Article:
Professor Aleydis Van de Moortel, head of the Department of Classics, recognized years ago that her younger college students often struggled with one of their most common assignments: writing a research paper.
Van de Moortel said many students learn good writing techniques in English class, but don’t always apply them in their other classes.
“Writing is a skill. If they can’t do it, they’re not going to climb. I think a university education should teach kids how to communicate, so students can benefit from training in paper writing in their majors as well,” she said.
Van de Moortel responded by adding a new component to her class on Greek and Roman archaeology. For years now, she’s provided her students with step-by-step instruction to help them prepare good research papers.
Here’s her advice, boiled down to eight simple steps:
- Choose a good topic. “Do some reading before you choose your topic, then form a research question that’s interesting and focused. Not too big. Not too descriptive,” Van de Moortel said. The best topics use the word “why.” As a research question, “What sort of temples were there in ancient Athens?” isn’t great. A better choice: “Why are there so many temples in ancient Athens?”
- Find your sources. “Since you’ve already done some research to choose a topic, you should already have some of your sources in mind,” she said. Online sources are fine, but make sure they are scholarly. The safest bet is to choose something produced by a university or scientific institution. Also be sure to follow standard form for bibliographies. “Writing them up properly allows your readers to find your source. We’re scientists; other people have to be able to find our information and make up their own minds.”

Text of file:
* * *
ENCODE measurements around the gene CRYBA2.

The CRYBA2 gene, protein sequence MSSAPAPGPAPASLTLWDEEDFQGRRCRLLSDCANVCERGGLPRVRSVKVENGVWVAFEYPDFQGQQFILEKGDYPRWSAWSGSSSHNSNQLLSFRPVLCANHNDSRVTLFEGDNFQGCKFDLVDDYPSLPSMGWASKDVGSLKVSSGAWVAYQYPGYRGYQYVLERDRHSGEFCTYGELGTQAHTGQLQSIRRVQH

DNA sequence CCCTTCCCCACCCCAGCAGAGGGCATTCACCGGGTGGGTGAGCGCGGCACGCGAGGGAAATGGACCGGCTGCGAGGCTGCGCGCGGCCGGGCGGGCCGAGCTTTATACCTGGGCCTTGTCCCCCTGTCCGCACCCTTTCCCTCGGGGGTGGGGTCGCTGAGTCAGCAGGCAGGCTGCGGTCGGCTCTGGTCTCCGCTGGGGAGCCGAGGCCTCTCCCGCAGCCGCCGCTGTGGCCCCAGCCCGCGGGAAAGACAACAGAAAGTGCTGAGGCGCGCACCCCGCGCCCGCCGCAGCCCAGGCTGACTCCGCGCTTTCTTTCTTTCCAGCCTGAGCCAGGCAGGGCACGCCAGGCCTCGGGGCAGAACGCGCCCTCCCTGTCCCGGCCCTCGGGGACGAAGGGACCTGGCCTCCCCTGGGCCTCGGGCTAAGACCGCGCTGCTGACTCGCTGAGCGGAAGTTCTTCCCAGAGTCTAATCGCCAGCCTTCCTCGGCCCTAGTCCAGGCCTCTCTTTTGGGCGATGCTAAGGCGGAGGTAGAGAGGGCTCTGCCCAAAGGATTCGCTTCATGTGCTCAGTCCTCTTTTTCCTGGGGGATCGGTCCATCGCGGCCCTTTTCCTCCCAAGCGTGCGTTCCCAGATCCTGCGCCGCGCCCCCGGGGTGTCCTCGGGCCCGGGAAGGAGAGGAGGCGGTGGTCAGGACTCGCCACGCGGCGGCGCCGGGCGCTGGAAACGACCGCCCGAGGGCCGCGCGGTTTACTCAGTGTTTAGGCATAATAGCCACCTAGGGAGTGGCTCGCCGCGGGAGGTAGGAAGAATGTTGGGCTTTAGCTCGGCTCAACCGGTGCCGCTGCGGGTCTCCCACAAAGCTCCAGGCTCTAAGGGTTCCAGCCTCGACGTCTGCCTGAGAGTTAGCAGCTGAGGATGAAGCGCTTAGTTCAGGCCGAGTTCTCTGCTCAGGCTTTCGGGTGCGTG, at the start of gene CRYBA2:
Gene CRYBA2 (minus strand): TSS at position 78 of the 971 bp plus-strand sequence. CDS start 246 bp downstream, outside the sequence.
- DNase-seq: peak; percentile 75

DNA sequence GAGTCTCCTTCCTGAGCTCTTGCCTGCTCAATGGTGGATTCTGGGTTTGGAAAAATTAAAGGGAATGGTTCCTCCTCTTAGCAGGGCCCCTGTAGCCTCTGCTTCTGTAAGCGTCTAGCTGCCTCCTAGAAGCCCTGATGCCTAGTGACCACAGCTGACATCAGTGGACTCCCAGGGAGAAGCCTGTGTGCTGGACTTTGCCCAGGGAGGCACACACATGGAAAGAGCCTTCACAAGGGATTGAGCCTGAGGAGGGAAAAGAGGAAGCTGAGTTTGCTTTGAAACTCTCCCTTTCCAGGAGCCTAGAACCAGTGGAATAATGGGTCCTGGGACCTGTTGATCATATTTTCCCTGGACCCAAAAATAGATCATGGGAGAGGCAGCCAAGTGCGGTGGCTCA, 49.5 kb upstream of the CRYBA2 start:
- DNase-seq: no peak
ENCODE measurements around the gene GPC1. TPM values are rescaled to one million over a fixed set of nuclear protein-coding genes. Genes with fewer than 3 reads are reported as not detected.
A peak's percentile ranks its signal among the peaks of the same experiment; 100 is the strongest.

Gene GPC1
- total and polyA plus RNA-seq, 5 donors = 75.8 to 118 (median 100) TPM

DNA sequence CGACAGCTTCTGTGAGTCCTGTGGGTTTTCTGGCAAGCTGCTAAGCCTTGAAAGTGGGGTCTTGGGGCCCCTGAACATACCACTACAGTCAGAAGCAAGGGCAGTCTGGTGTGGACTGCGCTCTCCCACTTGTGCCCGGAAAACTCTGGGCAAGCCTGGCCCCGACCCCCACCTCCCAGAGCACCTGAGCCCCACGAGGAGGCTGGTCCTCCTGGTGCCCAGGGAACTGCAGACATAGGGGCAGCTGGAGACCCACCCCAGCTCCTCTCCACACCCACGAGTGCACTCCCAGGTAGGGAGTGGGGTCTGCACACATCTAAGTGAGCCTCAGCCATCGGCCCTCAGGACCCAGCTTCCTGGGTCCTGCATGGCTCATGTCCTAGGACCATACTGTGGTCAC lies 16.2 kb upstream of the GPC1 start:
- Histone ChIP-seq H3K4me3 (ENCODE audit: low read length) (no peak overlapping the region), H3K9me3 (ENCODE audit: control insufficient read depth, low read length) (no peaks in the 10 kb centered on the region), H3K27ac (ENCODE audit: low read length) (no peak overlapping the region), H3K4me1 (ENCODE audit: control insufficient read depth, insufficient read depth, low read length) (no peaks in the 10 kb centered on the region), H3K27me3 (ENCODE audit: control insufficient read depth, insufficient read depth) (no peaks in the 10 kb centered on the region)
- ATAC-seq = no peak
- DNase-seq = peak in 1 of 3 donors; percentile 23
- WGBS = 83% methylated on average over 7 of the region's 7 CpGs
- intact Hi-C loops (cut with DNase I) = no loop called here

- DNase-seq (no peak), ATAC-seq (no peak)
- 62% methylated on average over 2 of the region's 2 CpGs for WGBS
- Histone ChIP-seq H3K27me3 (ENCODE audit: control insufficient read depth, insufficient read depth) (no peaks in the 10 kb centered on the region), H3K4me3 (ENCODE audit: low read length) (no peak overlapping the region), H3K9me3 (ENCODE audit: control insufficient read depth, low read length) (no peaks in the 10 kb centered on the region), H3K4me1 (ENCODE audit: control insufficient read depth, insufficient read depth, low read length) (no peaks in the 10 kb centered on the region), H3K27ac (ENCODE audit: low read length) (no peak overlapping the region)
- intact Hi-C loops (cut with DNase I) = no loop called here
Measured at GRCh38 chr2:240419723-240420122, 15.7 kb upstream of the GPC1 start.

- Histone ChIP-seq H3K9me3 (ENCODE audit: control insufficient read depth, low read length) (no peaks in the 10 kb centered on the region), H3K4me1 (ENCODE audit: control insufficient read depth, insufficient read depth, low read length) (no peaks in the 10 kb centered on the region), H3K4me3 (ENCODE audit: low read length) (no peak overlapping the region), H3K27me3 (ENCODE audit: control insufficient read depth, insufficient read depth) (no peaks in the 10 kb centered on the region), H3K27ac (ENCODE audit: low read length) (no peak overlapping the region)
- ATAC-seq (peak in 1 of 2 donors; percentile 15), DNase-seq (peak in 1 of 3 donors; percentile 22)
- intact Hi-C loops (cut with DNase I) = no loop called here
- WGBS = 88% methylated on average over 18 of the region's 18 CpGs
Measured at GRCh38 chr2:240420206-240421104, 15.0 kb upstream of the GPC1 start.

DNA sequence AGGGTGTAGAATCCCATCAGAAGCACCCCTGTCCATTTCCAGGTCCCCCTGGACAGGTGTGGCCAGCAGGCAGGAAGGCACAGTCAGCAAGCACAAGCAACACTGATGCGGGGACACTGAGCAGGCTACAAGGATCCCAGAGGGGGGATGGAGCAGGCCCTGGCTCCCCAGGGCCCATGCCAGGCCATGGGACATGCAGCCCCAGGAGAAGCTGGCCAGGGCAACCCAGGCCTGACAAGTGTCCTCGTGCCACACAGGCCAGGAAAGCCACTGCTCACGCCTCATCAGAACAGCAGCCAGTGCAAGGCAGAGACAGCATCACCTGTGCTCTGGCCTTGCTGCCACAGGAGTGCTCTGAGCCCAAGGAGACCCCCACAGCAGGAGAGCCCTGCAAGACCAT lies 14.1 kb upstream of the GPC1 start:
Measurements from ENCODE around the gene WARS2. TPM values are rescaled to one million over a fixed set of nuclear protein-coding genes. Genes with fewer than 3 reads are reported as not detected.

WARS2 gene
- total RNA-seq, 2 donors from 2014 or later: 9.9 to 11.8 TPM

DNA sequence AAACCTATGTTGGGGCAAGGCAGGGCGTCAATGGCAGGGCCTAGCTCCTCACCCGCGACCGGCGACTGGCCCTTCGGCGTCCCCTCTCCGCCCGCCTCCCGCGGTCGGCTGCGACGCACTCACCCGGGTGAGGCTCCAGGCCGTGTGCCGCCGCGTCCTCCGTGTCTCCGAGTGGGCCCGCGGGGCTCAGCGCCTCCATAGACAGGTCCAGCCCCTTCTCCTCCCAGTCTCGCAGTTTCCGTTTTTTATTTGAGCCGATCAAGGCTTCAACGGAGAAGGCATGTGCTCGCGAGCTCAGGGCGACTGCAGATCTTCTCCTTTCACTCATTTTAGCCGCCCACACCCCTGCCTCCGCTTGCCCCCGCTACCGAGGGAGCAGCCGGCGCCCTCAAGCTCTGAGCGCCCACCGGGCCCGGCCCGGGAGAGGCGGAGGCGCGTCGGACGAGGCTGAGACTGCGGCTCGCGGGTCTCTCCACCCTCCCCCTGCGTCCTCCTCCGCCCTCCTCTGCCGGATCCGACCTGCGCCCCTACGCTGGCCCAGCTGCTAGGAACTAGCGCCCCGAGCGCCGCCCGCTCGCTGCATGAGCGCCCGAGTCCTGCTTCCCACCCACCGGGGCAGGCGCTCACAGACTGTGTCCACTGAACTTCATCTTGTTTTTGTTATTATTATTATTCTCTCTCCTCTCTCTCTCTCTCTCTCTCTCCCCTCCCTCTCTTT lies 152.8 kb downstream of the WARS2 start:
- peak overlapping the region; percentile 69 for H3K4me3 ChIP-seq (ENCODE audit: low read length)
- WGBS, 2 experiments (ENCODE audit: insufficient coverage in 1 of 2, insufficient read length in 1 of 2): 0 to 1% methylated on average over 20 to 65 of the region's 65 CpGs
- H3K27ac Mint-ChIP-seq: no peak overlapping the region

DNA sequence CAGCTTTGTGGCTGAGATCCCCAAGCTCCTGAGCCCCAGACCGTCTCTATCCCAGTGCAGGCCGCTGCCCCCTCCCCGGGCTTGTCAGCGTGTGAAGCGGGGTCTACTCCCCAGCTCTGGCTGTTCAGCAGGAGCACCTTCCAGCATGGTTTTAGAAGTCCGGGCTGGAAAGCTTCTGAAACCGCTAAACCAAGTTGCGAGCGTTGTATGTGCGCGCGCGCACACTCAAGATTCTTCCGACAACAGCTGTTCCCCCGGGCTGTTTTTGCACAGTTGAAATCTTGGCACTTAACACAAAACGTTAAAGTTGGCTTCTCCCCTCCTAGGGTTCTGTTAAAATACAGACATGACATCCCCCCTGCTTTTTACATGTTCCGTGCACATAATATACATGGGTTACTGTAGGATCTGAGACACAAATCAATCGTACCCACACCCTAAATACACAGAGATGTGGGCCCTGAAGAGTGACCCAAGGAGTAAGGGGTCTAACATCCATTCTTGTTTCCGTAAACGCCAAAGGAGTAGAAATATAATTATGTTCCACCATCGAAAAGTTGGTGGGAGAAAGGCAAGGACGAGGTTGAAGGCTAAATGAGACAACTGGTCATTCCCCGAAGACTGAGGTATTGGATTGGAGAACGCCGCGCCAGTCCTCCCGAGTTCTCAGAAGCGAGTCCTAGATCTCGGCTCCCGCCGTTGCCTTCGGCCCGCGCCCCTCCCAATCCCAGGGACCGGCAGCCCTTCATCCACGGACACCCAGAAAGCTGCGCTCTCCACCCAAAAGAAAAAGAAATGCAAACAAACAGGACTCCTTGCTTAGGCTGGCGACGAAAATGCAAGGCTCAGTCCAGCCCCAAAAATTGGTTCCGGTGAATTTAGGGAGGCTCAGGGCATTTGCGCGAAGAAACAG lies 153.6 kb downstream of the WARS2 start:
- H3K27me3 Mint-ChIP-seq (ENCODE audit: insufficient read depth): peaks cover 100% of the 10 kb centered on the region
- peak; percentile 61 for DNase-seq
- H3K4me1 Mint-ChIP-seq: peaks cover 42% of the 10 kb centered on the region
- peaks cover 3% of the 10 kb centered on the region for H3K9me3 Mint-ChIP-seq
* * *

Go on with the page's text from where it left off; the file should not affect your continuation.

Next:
- Take notes. “You can get easily sidetracked, so put a card with your research question in front of you and only take down information that relates to your question,” she said. “If you find what you’re reading is more interesting than your research question, fine. Change your research question.”
- Construct an outline. Detail your introduction, list the points you want to make in the body of your paper, and form your conclusion. “It helps you organize your thoughts. It gives you focus,” she said. “Often, when you write your outline, you find you’re missing information. If that happens, go back and get more sources.”
- Write a rough draft. “Here, we don’t care about using great style. Focus on content. Word choice isn’t as important,” Van de Moortel said. Drop in your illustrations and tables. Add your bibliography.
- Make revisions. Go back through and polish up your work, paying careful attention to spelling, grammar, and style.
- Take a rest. If you can, take some time before giving it a second read. Fresh eyes will make you more apt to see errors or problems. Let someone else read your paper before you turn it in. “You have it all in your head. You think it all makes sense, but it doesn’t always make sense to someone else,” she said.
- Package it up. Follow your instructor’s directions precisely. Are you supposed to use a specific font or type size? Should it be single- or double-spaced? Do you need a title page? “I require a title page and students get marked down if they don’t have one,” she said. “A lot of this is learning to follow directions.”
Van de Moortel uses a guidebook called Write in Style: A Guide to the Short Term Paper to help her students. It was written by one of her friends, Edward P. Von der Porten, a maritime historian, after he, too, recognized that many of his students needed a little assistance with this basic college assignment.
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